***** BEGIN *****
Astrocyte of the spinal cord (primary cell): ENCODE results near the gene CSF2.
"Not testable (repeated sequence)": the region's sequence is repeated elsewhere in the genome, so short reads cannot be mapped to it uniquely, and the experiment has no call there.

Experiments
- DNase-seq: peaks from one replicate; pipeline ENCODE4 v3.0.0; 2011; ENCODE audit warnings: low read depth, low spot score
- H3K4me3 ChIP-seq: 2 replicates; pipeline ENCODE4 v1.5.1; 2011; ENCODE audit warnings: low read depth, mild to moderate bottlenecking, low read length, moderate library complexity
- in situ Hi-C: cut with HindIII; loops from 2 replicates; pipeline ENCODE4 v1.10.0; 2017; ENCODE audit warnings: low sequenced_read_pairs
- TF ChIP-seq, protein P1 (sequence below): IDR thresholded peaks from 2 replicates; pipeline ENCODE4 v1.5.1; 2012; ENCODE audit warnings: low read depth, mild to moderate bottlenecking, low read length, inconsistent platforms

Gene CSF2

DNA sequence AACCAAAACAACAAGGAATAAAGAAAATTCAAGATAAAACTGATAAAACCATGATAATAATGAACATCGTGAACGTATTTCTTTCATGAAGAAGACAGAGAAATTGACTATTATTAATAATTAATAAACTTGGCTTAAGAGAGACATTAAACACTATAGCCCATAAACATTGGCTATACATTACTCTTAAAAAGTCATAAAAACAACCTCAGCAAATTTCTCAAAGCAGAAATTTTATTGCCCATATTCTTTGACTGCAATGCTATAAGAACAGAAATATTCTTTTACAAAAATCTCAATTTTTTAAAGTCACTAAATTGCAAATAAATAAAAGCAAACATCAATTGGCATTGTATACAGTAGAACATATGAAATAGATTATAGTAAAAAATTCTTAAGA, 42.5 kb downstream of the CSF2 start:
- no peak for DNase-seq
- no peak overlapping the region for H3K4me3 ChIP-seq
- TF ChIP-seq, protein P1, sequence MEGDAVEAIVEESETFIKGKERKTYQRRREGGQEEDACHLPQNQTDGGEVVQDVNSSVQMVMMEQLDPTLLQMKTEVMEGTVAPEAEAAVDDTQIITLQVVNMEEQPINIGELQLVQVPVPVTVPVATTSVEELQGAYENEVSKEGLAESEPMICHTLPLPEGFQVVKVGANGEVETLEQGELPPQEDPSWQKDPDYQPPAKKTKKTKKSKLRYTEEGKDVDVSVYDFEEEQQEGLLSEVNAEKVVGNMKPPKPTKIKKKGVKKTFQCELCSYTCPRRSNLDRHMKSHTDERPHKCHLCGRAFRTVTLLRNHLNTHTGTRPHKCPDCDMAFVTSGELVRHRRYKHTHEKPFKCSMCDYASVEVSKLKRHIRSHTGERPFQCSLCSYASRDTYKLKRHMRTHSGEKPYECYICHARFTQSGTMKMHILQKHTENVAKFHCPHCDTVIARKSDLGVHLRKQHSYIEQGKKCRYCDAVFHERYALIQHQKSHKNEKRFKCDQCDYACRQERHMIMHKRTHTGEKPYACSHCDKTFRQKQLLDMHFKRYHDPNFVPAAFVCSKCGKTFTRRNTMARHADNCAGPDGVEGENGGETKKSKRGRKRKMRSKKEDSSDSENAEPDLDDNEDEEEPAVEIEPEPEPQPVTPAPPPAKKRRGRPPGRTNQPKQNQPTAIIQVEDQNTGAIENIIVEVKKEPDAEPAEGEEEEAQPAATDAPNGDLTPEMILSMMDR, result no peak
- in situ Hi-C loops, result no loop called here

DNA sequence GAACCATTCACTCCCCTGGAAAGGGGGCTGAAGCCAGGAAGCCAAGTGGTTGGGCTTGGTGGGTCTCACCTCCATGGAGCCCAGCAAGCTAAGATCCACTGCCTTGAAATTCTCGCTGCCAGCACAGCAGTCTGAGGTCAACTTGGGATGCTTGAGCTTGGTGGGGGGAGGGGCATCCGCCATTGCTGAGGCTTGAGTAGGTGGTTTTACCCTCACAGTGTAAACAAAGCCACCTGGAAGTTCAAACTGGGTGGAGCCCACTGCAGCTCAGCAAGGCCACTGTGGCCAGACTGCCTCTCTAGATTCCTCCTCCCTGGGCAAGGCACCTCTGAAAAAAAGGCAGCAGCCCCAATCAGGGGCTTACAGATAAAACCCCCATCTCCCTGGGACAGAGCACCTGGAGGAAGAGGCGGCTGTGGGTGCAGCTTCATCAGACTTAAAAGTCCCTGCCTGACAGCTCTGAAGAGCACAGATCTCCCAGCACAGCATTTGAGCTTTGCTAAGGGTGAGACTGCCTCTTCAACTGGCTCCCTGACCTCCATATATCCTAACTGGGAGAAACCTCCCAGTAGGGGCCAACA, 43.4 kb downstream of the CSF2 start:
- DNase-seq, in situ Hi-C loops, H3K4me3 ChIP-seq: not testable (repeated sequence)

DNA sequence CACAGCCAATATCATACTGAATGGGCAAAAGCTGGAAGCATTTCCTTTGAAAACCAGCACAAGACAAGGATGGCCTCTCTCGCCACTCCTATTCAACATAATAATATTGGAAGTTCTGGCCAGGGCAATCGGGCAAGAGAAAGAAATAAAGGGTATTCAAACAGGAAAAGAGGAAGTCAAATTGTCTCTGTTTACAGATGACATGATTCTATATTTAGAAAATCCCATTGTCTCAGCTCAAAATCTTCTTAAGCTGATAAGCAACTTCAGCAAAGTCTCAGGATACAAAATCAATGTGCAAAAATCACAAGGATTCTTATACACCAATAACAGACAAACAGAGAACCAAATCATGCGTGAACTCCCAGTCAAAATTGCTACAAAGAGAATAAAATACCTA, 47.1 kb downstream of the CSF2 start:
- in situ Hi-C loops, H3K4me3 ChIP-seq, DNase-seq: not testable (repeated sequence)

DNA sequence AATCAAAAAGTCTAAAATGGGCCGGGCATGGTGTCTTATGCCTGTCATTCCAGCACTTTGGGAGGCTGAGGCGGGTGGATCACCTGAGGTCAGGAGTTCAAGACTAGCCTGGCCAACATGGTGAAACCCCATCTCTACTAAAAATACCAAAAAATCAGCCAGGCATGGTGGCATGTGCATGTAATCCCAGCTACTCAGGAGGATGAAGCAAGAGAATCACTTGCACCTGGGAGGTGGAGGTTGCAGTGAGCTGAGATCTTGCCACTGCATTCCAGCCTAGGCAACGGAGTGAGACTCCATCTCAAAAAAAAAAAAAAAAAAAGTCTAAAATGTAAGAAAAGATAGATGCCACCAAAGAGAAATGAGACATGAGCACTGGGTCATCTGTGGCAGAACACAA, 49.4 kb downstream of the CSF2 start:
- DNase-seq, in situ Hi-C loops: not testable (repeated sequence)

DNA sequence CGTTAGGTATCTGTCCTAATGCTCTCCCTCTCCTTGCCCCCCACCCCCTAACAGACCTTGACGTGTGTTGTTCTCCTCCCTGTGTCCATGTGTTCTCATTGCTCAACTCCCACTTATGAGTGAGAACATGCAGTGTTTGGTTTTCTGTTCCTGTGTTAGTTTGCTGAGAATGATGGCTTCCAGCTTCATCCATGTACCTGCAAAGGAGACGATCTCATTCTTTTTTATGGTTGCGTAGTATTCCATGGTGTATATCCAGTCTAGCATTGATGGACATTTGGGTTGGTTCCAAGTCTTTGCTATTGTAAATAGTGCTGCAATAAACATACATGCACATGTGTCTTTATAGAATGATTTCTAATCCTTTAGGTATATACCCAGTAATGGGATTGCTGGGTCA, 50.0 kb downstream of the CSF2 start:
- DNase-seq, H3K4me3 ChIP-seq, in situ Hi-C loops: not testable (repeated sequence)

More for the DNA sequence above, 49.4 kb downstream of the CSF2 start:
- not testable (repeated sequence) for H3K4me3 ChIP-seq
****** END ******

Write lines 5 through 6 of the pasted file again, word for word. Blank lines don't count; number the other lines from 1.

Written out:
- H3K4me3 ChIP-seq: 2 replicates; pipeline ENCODE4 v1.5.1; 2011; ENCODE audit warnings: low read depth, mild to moderate bottlenecking, low read length, moderate library complexity
- in situ Hi-C: cut with HindIII; loops from 2 replicates; pipeline ENCODE4 v1.10.0; 2017; ENCODE audit warnings: low sequenced_read_pairs